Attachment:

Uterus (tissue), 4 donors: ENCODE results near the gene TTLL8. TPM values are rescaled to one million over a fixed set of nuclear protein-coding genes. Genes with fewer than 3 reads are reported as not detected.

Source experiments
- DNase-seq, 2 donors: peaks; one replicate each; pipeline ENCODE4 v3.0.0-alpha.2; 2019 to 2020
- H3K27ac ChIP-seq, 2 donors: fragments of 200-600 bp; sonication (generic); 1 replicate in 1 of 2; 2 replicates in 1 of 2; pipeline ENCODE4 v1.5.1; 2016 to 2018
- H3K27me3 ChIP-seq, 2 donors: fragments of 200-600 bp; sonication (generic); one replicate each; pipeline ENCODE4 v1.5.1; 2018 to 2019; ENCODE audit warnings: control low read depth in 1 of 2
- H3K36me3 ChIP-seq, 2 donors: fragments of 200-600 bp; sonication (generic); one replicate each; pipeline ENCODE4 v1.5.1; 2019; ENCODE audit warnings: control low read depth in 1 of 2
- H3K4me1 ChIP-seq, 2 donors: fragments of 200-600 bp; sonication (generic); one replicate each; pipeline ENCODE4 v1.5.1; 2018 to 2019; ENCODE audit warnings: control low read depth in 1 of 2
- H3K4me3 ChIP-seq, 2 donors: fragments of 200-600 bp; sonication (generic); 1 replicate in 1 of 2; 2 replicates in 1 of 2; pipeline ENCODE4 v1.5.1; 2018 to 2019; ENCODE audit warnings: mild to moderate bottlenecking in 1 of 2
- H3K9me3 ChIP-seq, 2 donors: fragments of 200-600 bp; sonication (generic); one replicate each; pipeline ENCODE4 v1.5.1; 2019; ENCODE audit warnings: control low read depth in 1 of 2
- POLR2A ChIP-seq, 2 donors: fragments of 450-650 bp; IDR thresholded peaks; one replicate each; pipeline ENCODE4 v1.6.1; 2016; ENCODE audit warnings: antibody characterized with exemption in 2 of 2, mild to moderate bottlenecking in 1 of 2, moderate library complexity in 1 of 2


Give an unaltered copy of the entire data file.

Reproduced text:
Uterus (tissue), 4 donors: ENCODE results near the gene TTLL8. TPM values are rescaled to one million over a fixed set of nuclear protein-coding genes. Genes with fewer than 3 reads are reported as not detected.

Source experiments
- DNase-seq, 2 donors: peaks; one replicate each; pipeline ENCODE4 v3.0.0-alpha.2; 2019 to 2020
- H3K27ac ChIP-seq, 2 donors: fragments of 200-600 bp; sonication (generic); 1 replicate in 1 of 2; 2 replicates in 1 of 2; pipeline ENCODE4 v1.5.1; 2016 to 2018
- H3K27me3 ChIP-seq, 2 donors: fragments of 200-600 bp; sonication (generic); one replicate each; pipeline ENCODE4 v1.5.1; 2018 to 2019; ENCODE audit warnings: control low read depth in 1 of 2
- H3K36me3 ChIP-seq, 2 donors: fragments of 200-600 bp; sonication (generic); one replicate each; pipeline ENCODE4 v1.5.1; 2019; ENCODE audit warnings: control low read depth in 1 of 2
- H3K4me1 ChIP-seq, 2 donors: fragments of 200-600 bp; sonication (generic); one replicate each; pipeline ENCODE4 v1.5.1; 2018 to 2019; ENCODE audit warnings: control low read depth in 1 of 2
- H3K4me3 ChIP-seq, 2 donors: fragments of 200-600 bp; sonication (generic); 1 replicate in 1 of 2; 2 replicates in 1 of 2; pipeline ENCODE4 v1.5.1; 2018 to 2019; ENCODE audit warnings: mild to moderate bottlenecking in 1 of 2
- H3K9me3 ChIP-seq, 2 donors: fragments of 200-600 bp; sonication (generic); one replicate each; pipeline ENCODE4 v1.5.1; 2019; ENCODE audit warnings: control low read depth in 1 of 2
- POLR2A ChIP-seq, 2 donors: fragments of 450-650 bp; IDR thresholded peaks; one replicate each; pipeline ENCODE4 v1.6.1; 2016; ENCODE audit warnings: antibody characterized with exemption in 2 of 2, mild to moderate bottlenecking in 1 of 2, moderate library complexity in 1 of 2